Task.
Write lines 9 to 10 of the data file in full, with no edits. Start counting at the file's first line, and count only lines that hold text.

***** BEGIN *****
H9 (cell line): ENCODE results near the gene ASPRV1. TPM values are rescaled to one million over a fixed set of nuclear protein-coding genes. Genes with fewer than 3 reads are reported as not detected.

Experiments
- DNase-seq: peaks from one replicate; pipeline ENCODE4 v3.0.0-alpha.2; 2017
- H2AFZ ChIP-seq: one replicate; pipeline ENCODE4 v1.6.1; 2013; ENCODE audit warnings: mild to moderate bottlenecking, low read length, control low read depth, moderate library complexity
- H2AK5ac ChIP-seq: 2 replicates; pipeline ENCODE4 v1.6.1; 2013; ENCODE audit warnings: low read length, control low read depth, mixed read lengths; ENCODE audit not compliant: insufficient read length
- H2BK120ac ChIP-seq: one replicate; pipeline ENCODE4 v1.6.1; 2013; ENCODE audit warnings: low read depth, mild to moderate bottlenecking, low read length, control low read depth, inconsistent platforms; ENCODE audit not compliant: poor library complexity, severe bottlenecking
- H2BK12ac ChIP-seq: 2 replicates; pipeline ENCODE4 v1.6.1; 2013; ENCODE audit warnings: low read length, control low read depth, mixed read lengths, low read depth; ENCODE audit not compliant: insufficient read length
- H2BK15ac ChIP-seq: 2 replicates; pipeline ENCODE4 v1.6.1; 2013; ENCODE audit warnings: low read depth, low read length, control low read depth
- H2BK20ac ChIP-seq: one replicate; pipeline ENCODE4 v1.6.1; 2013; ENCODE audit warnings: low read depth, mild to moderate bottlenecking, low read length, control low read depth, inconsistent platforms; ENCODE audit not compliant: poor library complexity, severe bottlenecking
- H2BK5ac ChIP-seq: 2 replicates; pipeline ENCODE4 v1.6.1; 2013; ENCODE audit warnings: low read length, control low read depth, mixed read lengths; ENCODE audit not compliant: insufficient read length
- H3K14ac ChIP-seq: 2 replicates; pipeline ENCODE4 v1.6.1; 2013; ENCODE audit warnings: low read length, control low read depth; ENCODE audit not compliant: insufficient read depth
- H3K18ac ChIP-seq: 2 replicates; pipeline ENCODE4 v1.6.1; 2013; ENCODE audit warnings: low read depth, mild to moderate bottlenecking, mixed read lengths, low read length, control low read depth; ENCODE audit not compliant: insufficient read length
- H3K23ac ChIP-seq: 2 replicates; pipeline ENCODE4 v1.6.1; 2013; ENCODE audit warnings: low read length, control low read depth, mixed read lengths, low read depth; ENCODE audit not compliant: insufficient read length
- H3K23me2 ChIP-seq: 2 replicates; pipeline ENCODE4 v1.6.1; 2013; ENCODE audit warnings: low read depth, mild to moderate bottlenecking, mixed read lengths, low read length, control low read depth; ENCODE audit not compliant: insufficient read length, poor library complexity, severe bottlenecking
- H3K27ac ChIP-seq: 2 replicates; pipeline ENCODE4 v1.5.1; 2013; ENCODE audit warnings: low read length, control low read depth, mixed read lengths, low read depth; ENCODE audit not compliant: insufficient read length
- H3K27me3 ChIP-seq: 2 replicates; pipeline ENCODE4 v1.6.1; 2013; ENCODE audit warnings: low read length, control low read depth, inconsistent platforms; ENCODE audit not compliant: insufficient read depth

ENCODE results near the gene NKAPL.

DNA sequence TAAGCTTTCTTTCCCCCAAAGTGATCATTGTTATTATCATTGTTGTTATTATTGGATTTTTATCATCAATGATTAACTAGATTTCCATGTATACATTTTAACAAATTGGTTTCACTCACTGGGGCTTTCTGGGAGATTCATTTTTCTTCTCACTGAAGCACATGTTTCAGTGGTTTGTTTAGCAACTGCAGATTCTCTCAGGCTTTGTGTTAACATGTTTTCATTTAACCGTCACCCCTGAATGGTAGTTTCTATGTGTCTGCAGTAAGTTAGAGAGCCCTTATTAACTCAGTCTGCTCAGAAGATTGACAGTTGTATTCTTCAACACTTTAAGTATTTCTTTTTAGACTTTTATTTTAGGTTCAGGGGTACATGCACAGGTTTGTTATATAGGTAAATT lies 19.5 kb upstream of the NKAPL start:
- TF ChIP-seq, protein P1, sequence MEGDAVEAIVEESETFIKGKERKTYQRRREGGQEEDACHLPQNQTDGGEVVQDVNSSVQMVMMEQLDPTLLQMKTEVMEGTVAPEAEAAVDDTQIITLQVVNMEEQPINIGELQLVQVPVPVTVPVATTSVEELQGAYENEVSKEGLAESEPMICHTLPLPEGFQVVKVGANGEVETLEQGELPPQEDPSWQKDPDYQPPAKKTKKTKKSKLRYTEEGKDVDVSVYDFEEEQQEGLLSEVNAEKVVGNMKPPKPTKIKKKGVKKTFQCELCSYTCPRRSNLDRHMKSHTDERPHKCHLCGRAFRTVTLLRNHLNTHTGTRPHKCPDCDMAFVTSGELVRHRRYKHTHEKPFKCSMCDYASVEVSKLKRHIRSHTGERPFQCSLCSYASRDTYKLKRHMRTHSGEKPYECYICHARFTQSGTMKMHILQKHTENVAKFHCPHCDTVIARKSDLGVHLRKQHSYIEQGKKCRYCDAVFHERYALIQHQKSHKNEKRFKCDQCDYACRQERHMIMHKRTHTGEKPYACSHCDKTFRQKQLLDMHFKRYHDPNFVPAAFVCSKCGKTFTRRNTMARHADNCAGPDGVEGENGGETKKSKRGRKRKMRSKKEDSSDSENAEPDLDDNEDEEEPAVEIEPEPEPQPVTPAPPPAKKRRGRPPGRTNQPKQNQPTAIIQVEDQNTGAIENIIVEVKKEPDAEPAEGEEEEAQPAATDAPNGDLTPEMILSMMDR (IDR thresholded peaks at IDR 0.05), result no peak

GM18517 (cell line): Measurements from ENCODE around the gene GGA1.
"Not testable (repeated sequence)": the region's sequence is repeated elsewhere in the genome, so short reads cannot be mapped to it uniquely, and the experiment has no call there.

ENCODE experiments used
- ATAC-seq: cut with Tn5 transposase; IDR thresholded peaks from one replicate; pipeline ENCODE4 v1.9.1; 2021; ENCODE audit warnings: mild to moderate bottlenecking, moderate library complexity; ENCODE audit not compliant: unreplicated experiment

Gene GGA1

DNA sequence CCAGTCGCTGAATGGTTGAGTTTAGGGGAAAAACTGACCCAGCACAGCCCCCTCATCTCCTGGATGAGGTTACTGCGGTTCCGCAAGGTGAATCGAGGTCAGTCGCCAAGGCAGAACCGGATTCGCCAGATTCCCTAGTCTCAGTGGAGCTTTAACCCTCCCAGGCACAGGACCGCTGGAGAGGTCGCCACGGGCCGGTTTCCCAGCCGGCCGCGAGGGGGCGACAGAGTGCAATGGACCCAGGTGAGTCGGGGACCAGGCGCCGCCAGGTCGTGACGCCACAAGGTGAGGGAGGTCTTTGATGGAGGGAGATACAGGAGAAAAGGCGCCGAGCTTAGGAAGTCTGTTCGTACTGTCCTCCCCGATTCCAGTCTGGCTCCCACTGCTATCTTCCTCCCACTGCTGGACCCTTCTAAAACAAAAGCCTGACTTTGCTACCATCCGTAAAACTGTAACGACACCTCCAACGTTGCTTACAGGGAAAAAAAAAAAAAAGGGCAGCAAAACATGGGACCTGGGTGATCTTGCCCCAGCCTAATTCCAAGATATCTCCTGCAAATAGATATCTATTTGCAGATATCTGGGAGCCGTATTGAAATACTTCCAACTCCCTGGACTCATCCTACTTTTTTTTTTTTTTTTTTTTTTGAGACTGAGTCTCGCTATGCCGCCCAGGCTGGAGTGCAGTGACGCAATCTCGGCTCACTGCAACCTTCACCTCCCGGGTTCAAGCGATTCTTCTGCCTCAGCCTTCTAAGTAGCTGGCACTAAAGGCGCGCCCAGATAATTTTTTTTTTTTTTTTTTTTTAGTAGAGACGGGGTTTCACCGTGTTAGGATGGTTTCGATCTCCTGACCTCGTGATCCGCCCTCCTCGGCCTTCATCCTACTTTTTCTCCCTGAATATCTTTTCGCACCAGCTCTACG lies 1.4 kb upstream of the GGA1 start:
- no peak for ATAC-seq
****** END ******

- H2BK20ac ChIP-seq: one replicate; pipeline ENCODE4 v1.6.1; 2013; ENCODE audit warnings: low read depth, mild to moderate bottlenecking, low read length, control low read depth, inconsistent platforms; ENCODE audit not compliant: poor library complexity, severe bottlenecking
- H2BK5ac ChIP-seq: 2 replicates; pipeline ENCODE4 v1.6.1; 2013; ENCODE audit warnings: low read length, control low read depth, mixed read lengths; ENCODE audit not compliant: insufficient read length